From the sarcastic tagline on the cover, “Yet Another Troll-Fighting 11-Year-Old Orthodox Jewish Girl,” you know that this is probably a different sort of story and in many ways it is. It is set in an Orthodox Jewish community that is so isolated from the gentile world that none of the kids recognize a pig when they see it. They go to school where the girls and boys are in separate classes, lunch and recess. Girls and women wear long skirts and men and boys have long sidelocks and wear yarmulkes. While this is very different from the lives of the majority of readers there is much more here that is familiar. There are the same old family tensions with step-mothers, bossy big sisters and annoying little brothers. There are bullies and popular girls, good girls and rebels. Deutsch does a great job of balancing the different and familiar. There are Yiddish words sprinkled throughout but not too many and they are simply translated below so that your reading is barely interrupted. They give a nice sense of the culture of Mirka’s community as do her explanations of some of their customs.  You do learn but it never seems “teachy.” It is first and foremost about Mirka who loves to read about monsters and wants to fight dragons; how she “fights” a troll and gets her sword. I hope to see more of Mirka’s adventures. Highly recommended.


Reviewed by Miranda



February 25, 2011

Abadazad by J.M. Matteis, illus. by Mike Ploog 

Abadazad: The Road to Inconceivable - Book #1 (Abadazad) by J.M. DeMatteis 


When Kate is nine, her little brother, Matt, is her world.  They are inseparable, and, contrary to typical sibling relationships, Matt can do no wrong in Kate's eyes.  Then one day, Matt disappears without a trace, and as the years progress, is presumed dead.  Kate develops into a surly teen, still haunted by Matt's sudden and inexplicable disappearance.  She fights with her mother daily, doesn't get along with the kids at school, and generally feels confusion about her life and the turns it has taken.  Then, on another fateful day, Kate's decrepit old neighbor, Mrs. Vaughn,invites her into her home.  Mrs. Vaughn claims that Abadazad, the fantastical place that is the setting for a series of children's books, is real.  Not only that, but she claims that Matt is alive and being held captive there.  Shortly thereafter, she drops dead, leaving Kate the magic globe that will transport her to Abadazad.  Still being her surly, sulky self, Kate is skeptical.  Yet when she says the magic words, she finds herself in the magical world of Abadazad.  Now she just has to figure out how to get Matt back...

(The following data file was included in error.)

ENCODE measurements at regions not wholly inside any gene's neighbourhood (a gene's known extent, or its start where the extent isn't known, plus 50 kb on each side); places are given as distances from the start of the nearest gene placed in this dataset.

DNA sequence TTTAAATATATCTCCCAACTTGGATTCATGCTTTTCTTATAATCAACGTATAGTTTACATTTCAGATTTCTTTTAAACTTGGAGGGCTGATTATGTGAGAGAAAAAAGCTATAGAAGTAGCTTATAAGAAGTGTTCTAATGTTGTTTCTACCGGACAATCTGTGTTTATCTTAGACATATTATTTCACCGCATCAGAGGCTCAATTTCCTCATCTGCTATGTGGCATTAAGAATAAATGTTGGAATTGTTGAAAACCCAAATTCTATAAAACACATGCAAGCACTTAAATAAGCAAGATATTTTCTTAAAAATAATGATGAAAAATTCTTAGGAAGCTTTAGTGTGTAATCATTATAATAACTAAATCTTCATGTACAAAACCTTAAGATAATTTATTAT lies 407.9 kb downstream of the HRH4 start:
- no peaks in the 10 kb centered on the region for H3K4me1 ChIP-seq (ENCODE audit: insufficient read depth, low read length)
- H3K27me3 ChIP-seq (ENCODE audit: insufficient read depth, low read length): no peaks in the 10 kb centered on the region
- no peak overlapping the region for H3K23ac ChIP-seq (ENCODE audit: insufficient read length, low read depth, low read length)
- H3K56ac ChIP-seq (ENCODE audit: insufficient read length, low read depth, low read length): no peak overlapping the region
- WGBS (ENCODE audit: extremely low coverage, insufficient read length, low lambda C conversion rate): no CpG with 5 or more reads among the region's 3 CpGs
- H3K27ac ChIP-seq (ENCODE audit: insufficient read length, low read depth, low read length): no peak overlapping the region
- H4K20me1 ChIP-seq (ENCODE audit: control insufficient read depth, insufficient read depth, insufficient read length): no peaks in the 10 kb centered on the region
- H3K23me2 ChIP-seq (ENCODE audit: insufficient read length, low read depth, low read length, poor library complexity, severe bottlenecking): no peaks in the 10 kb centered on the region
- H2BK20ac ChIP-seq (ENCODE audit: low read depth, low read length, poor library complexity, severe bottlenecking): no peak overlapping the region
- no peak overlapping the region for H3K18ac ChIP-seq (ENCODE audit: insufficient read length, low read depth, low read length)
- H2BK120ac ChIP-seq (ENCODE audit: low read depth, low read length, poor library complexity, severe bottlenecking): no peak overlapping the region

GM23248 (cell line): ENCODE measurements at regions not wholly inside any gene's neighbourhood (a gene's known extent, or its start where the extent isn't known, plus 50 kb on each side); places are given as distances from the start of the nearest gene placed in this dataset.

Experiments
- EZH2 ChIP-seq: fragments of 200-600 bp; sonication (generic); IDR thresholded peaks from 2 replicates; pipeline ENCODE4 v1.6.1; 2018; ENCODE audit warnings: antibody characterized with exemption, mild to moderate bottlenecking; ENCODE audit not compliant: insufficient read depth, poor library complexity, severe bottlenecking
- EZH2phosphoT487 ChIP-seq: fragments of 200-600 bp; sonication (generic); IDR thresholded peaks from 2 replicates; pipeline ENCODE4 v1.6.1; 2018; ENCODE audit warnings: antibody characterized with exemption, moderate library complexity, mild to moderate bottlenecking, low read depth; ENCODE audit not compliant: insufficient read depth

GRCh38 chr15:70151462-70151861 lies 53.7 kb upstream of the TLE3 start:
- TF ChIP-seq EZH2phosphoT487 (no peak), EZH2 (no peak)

Very cool format.  This book is a mixture of comics, text from Kate's diary, and snippets from the Abadazad books.  I think the format was my favorite part of the book - each element blended pretty seamlessly into the next.  The story was decent, although I had a hard time swallowing the idea that Kate and Matt loved each other so unconditionally as children; most siblings don't get along at such a young age.  As for the art, it was fine.  Nothing earth-shattering.  Mrs. Vaughn was supposed to be black, but instead she looked orange - that was not so good.  And I'm not a fan of the cover art - I don't this it's representative of what the story is about.  All in all, though, it's a decent read that earns points for it's unusual cobbled-together format.

 Reviewed by Amy


Resistance: Book 1 by Carla Jablonsky and Leland Purvis


Paul and his younger sister Marie live in a small French village during WWII.  Although they technically live in the unoccupied, or “Free,” territory of France the horrors of war are beginning to affect them.  When the parents of their close friend Henri suddenly disappear, Paul and Marie decide they must help him. Since Henri is Jewish the decision is all the more treacherous and eventually leads them to become a small part of the French Resistance.  Paul’s sketches appear throughout the story allowing the reader to see the world from his perspective.  Jablonski does a good job of portraying the fear, uncertainty, and danger of the time while still creating a true adventure story whose protagonists are a small group of clever kids. It is difficult to write about WWII and the Holocaust without watering it down for young audiences but this comic is able to achieve that.  I anxiously await the next two titles in this series and recommend Resistance book 1 for upper elementary and middle school readers.


Reviewed by Anne




February 1, 2011

G-Man: Cape Crisis by Chris Giarrusso



Giarrusso picks up right where he left off in volume one with a lot of the same kind of humor and humorous situations involving the two super-powered brothers. The main difference is that the entire volume is committed to a complete story arc. The boys misuse the magic cloth that gives the cape and sash that make up their respective costumes their powers and have to travel to a mysterious floating island to get them back. It's entertaining and a lot of fun, but I missed the first volume's Archie-like one-page gags in between issues. Hopefully Giarrusso will incorporate both elements into the next volume for the best of both worlds. Highly recommended.



Reviewed by Jason




January 27, 2011

Grampa and Julie: Shark Hunters by Jef Czekaj


This one is bookended by Julie giving her class report about her summer vacation.  The middle is, of course, a depiction of all her various adventures with her crazy Grampa.  They start out trying to find Stephen, the biggest shark in the world, but get sidetracked by numerous hurdles - including cats who are trying to find Stephen so that they can make him into cat food.  In the end, they find Stephen, who they re-unite with his long-lost mother, Stephanie, and Julie, Grampa, and Gramma make it safely home.  I loved some of the absurd characters in this book, like Jordan the scientist monster and the abominable snowmen.  A good choice for beginning comics readers, as the panels are brightly colored and nice and big.  Not a personal favorite, but kids will probably pick it up, particularly since it has the Nickelodeon logo on the front.


Reviewed by Amy